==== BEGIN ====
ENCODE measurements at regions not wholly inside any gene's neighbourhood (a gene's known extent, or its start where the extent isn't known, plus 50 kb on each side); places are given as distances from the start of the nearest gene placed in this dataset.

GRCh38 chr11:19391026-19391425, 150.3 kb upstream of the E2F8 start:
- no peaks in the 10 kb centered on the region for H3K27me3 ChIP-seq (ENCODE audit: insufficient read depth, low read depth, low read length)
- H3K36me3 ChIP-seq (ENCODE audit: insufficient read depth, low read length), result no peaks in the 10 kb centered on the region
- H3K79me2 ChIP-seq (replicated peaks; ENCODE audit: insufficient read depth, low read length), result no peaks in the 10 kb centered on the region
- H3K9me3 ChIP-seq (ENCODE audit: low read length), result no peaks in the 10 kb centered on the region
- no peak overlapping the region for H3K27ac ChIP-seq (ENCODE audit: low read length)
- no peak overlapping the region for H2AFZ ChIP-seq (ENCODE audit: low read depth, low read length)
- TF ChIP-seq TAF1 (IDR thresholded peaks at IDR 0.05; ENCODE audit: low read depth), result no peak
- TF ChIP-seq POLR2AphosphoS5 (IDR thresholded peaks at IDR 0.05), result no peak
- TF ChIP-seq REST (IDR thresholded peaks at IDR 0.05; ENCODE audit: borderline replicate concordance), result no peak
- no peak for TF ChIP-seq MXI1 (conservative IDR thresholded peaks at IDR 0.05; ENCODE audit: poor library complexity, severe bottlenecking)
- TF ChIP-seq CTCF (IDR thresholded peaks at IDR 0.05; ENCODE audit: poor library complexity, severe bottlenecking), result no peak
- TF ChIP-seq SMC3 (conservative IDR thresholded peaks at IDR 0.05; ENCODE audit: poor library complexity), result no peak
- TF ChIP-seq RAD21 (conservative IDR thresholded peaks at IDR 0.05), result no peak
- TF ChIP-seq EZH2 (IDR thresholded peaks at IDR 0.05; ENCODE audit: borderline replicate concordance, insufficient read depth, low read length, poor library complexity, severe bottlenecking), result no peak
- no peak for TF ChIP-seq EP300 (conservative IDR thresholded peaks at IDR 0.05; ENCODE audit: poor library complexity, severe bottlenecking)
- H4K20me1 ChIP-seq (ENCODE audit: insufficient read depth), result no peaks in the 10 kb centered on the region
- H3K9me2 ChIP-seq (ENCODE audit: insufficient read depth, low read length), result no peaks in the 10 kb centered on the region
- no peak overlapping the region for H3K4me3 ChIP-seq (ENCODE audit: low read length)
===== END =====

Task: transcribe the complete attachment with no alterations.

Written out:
ENCODE measurements at regions not wholly inside any gene's neighbourhood (a gene's known extent, or its start where the extent isn't known, plus 50 kb on each side); places are given as distances from the start of the nearest gene placed in this dataset.

GRCh38 chr11:19391026-19391425, 150.3 kb upstream of the E2F8 start:
- no peaks in the 10 kb centered on the region for H3K27me3 ChIP-seq (ENCODE audit: insufficient read depth, low read depth, low read length)
- H3K36me3 ChIP-seq (ENCODE audit: insufficient read depth, low read length), result no peaks in the 10 kb centered on the region
- H3K79me2 ChIP-seq (replicated peaks; ENCODE audit: insufficient read depth, low read length), result no peaks in the 10 kb centered on the region
- H3K9me3 ChIP-seq (ENCODE audit: low read length), result no peaks in the 10 kb centered on the region
- no peak overlapping the region for H3K27ac ChIP-seq (ENCODE audit: low read length)
- no peak overlapping the region for H2AFZ ChIP-seq (ENCODE audit: low read depth, low read length)
- TF ChIP-seq TAF1 (IDR thresholded peaks at IDR 0.05; ENCODE audit: low read depth), result no peak
- TF ChIP-seq POLR2AphosphoS5 (IDR thresholded peaks at IDR 0.05), result no peak
- TF ChIP-seq REST (IDR thresholded peaks at IDR 0.05; ENCODE audit: borderline replicate concordance), result no peak
- no peak for TF ChIP-seq MXI1 (conservative IDR thresholded peaks at IDR 0.05; ENCODE audit: poor library complexity, severe bottlenecking)
- TF ChIP-seq CTCF (IDR thresholded peaks at IDR 0.05; ENCODE audit: poor library complexity, severe bottlenecking), result no peak
- TF ChIP-seq SMC3 (conservative IDR thresholded peaks at IDR 0.05; ENCODE audit: poor library complexity), result no peak
- TF ChIP-seq RAD21 (conservative IDR thresholded peaks at IDR 0.05), result no peak
- TF ChIP-seq EZH2 (IDR thresholded peaks at IDR 0.05; ENCODE audit: borderline replicate concordance, insufficient read depth, low read length, poor library complexity, severe bottlenecking), result no peak
- no peak for TF ChIP-seq EP300 (conservative IDR thresholded peaks at IDR 0.05; ENCODE audit: poor library complexity, severe bottlenecking)
- H4K20me1 ChIP-seq (ENCODE audit: insufficient read depth), result no peaks in the 10 kb centered on the region
- H3K9me2 ChIP-seq (ENCODE audit: insufficient read depth, low read length), result no peaks in the 10 kb centered on the region
- no peak overlapping the region for H3K4me3 ChIP-seq (ENCODE audit: low read length)